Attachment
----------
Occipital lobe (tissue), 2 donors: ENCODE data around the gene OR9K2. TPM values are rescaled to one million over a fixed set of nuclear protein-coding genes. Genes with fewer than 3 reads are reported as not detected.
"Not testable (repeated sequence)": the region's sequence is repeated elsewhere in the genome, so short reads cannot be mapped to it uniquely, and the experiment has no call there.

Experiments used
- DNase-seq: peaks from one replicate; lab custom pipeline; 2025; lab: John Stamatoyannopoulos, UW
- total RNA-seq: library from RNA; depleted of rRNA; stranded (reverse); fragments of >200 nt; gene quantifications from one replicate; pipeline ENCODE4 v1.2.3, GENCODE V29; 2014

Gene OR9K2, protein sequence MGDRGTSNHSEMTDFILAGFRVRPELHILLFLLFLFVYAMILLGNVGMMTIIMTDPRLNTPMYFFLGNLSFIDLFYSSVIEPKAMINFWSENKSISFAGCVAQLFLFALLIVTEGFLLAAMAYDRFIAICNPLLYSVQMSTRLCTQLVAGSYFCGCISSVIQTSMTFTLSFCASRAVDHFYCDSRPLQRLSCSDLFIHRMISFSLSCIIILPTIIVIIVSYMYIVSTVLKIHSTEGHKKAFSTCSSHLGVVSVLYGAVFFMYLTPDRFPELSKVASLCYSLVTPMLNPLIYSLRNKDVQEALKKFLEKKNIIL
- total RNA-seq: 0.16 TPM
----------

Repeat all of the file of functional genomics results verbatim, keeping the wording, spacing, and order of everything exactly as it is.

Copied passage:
Occipital lobe (tissue), 2 donors: ENCODE data around the gene OR9K2. TPM values are rescaled to one million over a fixed set of nuclear protein-coding genes. Genes with fewer than 3 reads are reported as not detected.
"Not testable (repeated sequence)": the region's sequence is repeated elsewhere in the genome, so short reads cannot be mapped to it uniquely, and the experiment has no call there.

Experiments used
- DNase-seq: peaks from one replicate; lab custom pipeline; 2025; lab: John Stamatoyannopoulos, UW
- total RNA-seq: library from RNA; depleted of rRNA; stranded (reverse); fragments of >200 nt; gene quantifications from one replicate; pipeline ENCODE4 v1.2.3, GENCODE V29; 2014

Gene OR9K2, protein sequence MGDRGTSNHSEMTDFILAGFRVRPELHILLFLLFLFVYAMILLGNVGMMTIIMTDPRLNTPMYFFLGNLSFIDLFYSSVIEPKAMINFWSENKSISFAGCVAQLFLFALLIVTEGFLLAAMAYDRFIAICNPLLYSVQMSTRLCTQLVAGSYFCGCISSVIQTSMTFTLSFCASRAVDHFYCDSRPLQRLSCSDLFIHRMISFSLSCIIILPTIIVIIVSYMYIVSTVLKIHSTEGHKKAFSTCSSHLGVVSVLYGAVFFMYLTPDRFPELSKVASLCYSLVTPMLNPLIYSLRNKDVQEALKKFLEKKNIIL
- total RNA-seq: 0.16 TPM